Vedanta

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Re: Vedanta

Postby Rob X » Tue Jun 06, 2017 4:23 pm

rachMiel wrote:Interestingly, I have almost the exact opposite reaction as you: The ultra-rational thoroughness of traditional Advaita teachings kind of frustrates me, and the feel of suggestive mystery of my favorite Neo's — Tolle, Spira, Goode, Mooji — opens me to __________________ (ya know).


I have a lot of time and respect for advaita (I’ve done a reasonably thorough study of it) but I agree with your musing here about how traditional advaita is presented. It’s certainly a great way to gain a thorough intellectual understanding and grounding but (for me) lacks the living visceral punch of some other types of presentation.

I’m not keen on the phrase neo advaita since many who are called this do not present (or claim to present) advaita but a form of nonduality/spirituality that is non-sectarian. Most of these teachers do little for me - Tolle’s an exception. But when these teachers get it right they can provide a very powerful form of (what Dzogchen calls) ‘pointing out instructions’ evoking a direct sense of your true nature.

Perhaps a marriage between the two approaches might be helpful for some - especially if stability is an issue.
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Re: Vedanta

Postby dijmart » Tue Jun 06, 2017 9:34 pm

I am not a Vedantin, but if i were to follow that path, i would probably choose the Ramakrishna/Vivekananda one where he is from, instead of the James Swartz path


Hi Steve,

Who is the "he" that's "from" the Ramakrishna/Vivekananda teaching?...or did I misread that?

Anyways, so long as it is traditional Vedanta that's being taught (I have no idea if it is or isnt), then it's just a different teacher, not a different "path". James Swartz is very clear that what he teaches is not "his" teaching. He didnt make it up. It is "traditional Vedanta" which is thousands of years old, as taught to him by Swami Chinmayananda and the scriptures.
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Re: Vedanta

Postby dijmart » Tue Jun 06, 2017 10:16 pm

Who is the "he" that's "from" the Ramakrishna/Vivekananda teaching?...or did I misread that?


Oh, ok..took me a hot minute..Do you think RT is a "he", she's not. Also, to my knowledge her original teacher is/was James Swartz.
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Re: Vedanta

Postby steve Davidson » Wed Jun 07, 2017 3:29 am

Hi Dij,

Yes i was not sure if RT was a he or a she, i was leaning towards a he but thought i saw somewhere she was a she, lol. Names like that can go either way, so no real way of knowing. But now i know for sure, RT is a she.

RT recommended to me along with James Swartz and Ted Schmidt, in a earlier post, also this Swami Sarypriyananda. I did check out James and Teds site, but what really interested me and caught my attention was this Swami Sarvpriyananda from the Ramakrishna order. I have read some Ramakrishna before and like him a lot. So it was nice and refreshing to hear a talk by this Swami all about Ramakrishna. This form of Vedanta, is slightly different than the form you follow. They are similar, the same main message but how they go about it seems different to me, at least that is how i see it. Ramakrishna plays a big part in this form of Vedanta, they see him as a Avatar, just like Rama and Krishna.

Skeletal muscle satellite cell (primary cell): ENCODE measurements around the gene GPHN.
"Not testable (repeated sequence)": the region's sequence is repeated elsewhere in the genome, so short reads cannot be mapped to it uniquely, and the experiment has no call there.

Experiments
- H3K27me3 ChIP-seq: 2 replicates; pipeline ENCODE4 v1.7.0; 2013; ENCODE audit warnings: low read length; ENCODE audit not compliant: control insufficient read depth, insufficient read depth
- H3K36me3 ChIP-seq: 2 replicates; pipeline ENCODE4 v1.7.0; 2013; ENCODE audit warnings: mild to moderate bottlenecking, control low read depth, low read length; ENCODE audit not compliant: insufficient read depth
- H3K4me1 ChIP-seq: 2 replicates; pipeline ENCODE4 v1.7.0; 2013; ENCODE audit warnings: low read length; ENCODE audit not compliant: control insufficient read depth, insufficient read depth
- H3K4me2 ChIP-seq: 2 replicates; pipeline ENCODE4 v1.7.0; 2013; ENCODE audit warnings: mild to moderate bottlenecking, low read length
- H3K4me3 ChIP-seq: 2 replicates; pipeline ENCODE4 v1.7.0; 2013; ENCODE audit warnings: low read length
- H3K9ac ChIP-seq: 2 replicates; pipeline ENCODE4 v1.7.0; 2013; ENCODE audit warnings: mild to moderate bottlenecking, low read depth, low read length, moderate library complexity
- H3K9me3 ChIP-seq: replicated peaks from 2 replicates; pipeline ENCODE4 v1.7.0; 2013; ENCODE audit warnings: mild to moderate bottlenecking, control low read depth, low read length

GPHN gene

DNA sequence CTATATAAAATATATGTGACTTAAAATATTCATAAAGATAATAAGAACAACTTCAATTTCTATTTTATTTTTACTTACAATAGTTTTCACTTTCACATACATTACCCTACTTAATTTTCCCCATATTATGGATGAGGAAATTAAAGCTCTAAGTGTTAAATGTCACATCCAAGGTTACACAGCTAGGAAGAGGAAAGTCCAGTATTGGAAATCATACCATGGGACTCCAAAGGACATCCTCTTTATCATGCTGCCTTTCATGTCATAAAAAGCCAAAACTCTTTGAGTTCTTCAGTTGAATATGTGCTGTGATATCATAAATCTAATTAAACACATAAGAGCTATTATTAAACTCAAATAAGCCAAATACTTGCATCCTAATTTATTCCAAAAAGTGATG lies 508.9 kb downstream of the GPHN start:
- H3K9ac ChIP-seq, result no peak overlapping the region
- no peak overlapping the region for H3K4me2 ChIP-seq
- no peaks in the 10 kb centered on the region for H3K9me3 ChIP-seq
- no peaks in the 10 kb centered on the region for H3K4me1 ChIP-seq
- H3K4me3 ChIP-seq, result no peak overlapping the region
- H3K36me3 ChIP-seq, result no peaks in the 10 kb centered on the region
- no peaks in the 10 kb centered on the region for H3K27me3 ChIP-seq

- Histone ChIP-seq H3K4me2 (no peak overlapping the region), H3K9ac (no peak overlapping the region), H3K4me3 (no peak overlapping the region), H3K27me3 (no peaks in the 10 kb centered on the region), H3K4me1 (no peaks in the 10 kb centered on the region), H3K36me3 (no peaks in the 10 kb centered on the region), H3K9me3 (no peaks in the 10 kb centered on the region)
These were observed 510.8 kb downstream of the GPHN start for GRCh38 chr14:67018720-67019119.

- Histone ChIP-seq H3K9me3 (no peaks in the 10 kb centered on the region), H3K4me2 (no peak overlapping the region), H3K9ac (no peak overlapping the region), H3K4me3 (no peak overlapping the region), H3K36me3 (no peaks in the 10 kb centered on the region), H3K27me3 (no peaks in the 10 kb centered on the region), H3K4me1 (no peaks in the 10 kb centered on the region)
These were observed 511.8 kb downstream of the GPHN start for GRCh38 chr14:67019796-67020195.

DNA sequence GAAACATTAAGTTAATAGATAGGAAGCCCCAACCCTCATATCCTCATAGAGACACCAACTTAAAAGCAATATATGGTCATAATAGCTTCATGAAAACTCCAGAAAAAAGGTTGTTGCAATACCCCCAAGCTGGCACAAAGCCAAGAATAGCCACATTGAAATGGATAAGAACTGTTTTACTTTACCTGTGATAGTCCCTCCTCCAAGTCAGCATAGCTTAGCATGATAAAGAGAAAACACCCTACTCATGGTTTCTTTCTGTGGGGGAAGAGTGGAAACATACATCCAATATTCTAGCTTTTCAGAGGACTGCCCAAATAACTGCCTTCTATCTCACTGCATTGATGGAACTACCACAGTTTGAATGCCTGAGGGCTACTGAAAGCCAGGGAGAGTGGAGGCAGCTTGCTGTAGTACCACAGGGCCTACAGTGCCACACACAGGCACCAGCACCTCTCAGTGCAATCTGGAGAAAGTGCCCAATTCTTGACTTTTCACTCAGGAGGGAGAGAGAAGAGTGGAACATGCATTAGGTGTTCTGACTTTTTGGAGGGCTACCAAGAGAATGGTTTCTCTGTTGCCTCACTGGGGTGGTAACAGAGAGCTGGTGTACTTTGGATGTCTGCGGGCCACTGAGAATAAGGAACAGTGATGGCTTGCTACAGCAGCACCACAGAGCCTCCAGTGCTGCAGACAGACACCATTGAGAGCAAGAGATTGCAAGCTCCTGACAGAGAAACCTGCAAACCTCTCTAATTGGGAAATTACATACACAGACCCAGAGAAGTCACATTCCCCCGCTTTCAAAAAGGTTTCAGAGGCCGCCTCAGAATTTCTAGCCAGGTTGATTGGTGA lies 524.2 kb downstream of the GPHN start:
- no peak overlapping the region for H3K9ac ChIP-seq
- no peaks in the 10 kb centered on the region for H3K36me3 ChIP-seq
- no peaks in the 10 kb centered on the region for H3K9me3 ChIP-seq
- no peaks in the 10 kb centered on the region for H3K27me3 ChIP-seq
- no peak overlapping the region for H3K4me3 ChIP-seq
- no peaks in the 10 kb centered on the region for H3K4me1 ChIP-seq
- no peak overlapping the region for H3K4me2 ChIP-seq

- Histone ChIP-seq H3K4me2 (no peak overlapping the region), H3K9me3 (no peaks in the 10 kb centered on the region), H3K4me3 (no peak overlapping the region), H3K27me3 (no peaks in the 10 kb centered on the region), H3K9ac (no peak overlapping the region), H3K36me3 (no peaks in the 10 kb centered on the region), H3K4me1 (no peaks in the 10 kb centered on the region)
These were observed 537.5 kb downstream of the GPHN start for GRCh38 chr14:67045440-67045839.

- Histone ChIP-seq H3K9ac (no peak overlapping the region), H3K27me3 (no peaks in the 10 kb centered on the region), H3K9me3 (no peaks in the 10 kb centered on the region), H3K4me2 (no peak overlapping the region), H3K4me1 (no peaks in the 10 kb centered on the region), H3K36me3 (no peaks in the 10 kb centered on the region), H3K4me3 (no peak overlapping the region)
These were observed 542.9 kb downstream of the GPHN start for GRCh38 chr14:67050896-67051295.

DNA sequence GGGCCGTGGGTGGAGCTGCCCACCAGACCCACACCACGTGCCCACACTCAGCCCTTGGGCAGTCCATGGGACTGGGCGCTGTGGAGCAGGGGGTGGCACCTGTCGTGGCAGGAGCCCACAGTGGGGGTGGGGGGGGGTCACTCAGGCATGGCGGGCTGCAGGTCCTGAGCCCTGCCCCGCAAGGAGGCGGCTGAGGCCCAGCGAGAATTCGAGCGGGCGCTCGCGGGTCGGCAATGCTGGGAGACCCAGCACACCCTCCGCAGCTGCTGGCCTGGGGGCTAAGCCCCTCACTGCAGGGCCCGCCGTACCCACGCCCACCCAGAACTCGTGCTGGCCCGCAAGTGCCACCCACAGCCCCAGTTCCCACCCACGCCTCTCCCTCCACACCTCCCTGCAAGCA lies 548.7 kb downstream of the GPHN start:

Hope this clears up any misunderstanding, if you are still not clear, let me know.

Edit: Adding two questions and answers from Dennis Waite, from his website that have to deal with Tolle and with Ramakrishna Order.

Q: I noticed that you rarely cite any work from the swamis of the Ramakrishna Order (apart from a few quotes from Vivekananda). Is there any particular reason for this or is that just that your own interests have lead you to focus on other authors (Chinmayananda, Dayananda, Parthasarathy, etc.)?

A: The reason that I do not often quote from the Ramakrishna tradition is that, following Vivekananda, their teaching began to diverge from that of traditional advaita, embodying teachings from the yoga tradition and blurring the original clear messages. This has been so significant that their teaching is actually given a name in India – neo-Vedanta (not to be confused with neo-advaita!). This is not to say that many of the books written by monks of the Ramakrishna order are not to be recommended – some of them are excellent – but one does need to be careful if still unsure of the ‘correct’ teaching.

and

Q: What are your views of Adyashanti? He seems to have the peace of mind which characterises jnana-phalam. But he doesn't recommend any specific practice. How about Eckhart Tolle? They seem to have different understandings of enlightenment from you. They seem to believe that if you remain "in presence" long enough and frequently enough, eventually the presence will take over.

A: I have not read any books by Adyashanti or heard any of his talks. Some of the material that I have read on the Internet is very good indeed – but his teaching is not pure advaita. In fact, I understand he began in the Zen tradition. If you were being taught one to one for a prolonged period, then maybe he would be a good choice but, as I have written at length, satsang (occasional, short, group question and answer) is hopeless as a teaching method. The same applies to Eckhart Tolle – his books (as far as I have read) are excellent for providing useful practical approaches but I feel that they are short on theory (and not in accord with traditional advaita). ‘Remaining in presence’ is an experience in time; it has a beginning and an end and has nothing to do with enlightenment.